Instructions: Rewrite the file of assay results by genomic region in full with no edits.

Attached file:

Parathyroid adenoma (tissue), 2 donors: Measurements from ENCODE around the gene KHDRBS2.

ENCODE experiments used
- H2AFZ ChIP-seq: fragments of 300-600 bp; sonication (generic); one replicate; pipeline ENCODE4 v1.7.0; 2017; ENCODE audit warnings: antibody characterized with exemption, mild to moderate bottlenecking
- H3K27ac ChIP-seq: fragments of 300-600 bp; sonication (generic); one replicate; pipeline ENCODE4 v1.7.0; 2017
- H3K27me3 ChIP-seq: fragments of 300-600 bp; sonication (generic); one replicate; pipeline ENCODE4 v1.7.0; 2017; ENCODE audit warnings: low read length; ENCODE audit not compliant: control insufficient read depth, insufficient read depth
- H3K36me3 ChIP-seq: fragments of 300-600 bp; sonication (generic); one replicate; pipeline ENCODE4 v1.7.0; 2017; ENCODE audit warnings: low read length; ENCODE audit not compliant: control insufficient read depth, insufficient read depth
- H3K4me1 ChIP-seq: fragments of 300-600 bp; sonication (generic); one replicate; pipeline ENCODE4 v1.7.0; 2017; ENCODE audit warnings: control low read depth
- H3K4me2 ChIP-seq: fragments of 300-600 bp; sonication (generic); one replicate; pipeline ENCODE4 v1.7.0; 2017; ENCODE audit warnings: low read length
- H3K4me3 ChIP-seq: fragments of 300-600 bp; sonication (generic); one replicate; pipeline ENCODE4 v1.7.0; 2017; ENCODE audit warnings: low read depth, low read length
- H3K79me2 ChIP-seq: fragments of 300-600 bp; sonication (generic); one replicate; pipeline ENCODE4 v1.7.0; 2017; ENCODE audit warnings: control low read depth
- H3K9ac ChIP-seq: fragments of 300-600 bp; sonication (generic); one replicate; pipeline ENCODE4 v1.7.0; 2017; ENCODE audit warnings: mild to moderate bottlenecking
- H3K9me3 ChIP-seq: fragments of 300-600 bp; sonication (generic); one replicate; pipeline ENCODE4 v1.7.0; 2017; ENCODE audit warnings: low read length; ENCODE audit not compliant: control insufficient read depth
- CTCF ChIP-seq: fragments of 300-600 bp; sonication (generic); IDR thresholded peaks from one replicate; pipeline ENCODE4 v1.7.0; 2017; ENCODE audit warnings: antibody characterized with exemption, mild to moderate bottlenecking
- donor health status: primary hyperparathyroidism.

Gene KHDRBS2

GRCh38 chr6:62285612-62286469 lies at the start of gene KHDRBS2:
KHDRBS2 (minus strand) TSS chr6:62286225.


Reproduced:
Parathyroid adenoma (tissue), 2 donors: Measurements from ENCODE around the gene KHDRBS2.

ENCODE experiments used
- H2AFZ ChIP-seq: fragments of 300-600 bp; sonication (generic); one replicate; pipeline ENCODE4 v1.7.0; 2017; ENCODE audit warnings: antibody characterized with exemption, mild to moderate bottlenecking
- H3K27ac ChIP-seq: fragments of 300-600 bp; sonication (generic); one replicate; pipeline ENCODE4 v1.7.0; 2017
- H3K27me3 ChIP-seq: fragments of 300-600 bp; sonication (generic); one replicate; pipeline ENCODE4 v1.7.0; 2017; ENCODE audit warnings: low read length; ENCODE audit not compliant: control insufficient read depth, insufficient read depth
- H3K36me3 ChIP-seq: fragments of 300-600 bp; sonication (generic); one replicate; pipeline ENCODE4 v1.7.0; 2017; ENCODE audit warnings: low read length; ENCODE audit not compliant: control insufficient read depth, insufficient read depth
- H3K4me1 ChIP-seq: fragments of 300-600 bp; sonication (generic); one replicate; pipeline ENCODE4 v1.7.0; 2017; ENCODE audit warnings: control low read depth
- H3K4me2 ChIP-seq: fragments of 300-600 bp; sonication (generic); one replicate; pipeline ENCODE4 v1.7.0; 2017; ENCODE audit warnings: low read length
- H3K4me3 ChIP-seq: fragments of 300-600 bp; sonication (generic); one replicate; pipeline ENCODE4 v1.7.0; 2017; ENCODE audit warnings: low read depth, low read length
- H3K79me2 ChIP-seq: fragments of 300-600 bp; sonication (generic); one replicate; pipeline ENCODE4 v1.7.0; 2017; ENCODE audit warnings: control low read depth
- H3K9ac ChIP-seq: fragments of 300-600 bp; sonication (generic); one replicate; pipeline ENCODE4 v1.7.0; 2017; ENCODE audit warnings: mild to moderate bottlenecking
- H3K9me3 ChIP-seq: fragments of 300-600 bp; sonication (generic); one replicate; pipeline ENCODE4 v1.7.0; 2017; ENCODE audit warnings: low read length; ENCODE audit not compliant: control insufficient read depth
- CTCF ChIP-seq: fragments of 300-600 bp; sonication (generic); IDR thresholded peaks from one replicate; pipeline ENCODE4 v1.7.0; 2017; ENCODE audit warnings: antibody characterized with exemption, mild to moderate bottlenecking
- donor health status: primary hyperparathyroidism.

Gene KHDRBS2

GRCh38 chr6:62285612-62286469 lies at the start of gene KHDRBS2:
KHDRBS2 (minus strand) TSS chr6:62286225.